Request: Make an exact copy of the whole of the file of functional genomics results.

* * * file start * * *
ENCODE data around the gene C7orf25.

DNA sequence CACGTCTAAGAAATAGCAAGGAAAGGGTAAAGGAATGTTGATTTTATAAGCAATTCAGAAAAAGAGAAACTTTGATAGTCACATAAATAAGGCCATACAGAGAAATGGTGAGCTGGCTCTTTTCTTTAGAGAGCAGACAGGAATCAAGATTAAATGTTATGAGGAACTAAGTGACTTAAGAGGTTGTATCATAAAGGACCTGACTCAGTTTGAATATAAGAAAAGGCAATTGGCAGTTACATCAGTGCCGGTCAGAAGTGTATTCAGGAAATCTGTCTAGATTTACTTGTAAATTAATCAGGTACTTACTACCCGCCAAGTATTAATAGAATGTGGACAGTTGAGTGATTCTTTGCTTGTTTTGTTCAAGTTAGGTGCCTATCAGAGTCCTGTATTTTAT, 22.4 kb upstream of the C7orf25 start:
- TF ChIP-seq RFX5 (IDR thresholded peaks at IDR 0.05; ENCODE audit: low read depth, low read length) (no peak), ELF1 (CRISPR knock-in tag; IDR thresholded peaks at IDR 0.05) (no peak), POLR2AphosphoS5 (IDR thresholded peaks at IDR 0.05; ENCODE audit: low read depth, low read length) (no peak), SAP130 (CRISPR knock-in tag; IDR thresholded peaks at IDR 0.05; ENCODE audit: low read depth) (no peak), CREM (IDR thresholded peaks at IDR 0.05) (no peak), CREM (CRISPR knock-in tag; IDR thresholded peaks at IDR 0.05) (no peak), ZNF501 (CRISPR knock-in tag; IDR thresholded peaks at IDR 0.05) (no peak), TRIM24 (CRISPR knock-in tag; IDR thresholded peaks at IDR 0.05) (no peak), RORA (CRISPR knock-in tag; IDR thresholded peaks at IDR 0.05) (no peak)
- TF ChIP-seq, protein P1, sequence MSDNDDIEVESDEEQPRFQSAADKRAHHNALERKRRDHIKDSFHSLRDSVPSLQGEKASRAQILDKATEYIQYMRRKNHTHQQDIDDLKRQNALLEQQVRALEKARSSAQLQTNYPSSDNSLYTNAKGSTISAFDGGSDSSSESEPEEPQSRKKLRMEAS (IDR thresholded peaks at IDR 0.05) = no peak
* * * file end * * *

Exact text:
ENCODE data around the gene C7orf25.

DNA sequence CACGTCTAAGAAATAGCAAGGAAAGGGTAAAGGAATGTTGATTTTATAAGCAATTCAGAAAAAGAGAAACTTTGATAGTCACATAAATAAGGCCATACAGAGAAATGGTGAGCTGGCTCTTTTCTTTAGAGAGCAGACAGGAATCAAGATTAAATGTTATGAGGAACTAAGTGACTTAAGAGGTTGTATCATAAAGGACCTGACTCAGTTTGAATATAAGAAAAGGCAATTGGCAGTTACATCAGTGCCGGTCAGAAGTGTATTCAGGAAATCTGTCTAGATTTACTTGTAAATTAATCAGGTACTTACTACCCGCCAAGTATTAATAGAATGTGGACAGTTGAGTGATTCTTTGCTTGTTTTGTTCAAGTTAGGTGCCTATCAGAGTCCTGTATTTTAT, 22.4 kb upstream of the C7orf25 start:
- TF ChIP-seq RFX5 (IDR thresholded peaks at IDR 0.05; ENCODE audit: low read depth, low read length) (no peak), ELF1 (CRISPR knock-in tag; IDR thresholded peaks at IDR 0.05) (no peak), POLR2AphosphoS5 (IDR thresholded peaks at IDR 0.05; ENCODE audit: low read depth, low read length) (no peak), SAP130 (CRISPR knock-in tag; IDR thresholded peaks at IDR 0.05; ENCODE audit: low read depth) (no peak), CREM (IDR thresholded peaks at IDR 0.05) (no peak), CREM (CRISPR knock-in tag; IDR thresholded peaks at IDR 0.05) (no peak), ZNF501 (CRISPR knock-in tag; IDR thresholded peaks at IDR 0.05) (no peak), TRIM24 (CRISPR knock-in tag; IDR thresholded peaks at IDR 0.05) (no peak), RORA (CRISPR knock-in tag; IDR thresholded peaks at IDR 0.05) (no peak)
- TF ChIP-seq, protein P1, sequence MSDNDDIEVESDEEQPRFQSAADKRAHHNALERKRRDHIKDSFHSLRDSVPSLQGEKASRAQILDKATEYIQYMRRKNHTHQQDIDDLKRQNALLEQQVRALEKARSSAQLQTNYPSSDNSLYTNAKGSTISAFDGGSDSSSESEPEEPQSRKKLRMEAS (IDR thresholded peaks at IDR 0.05) = no peak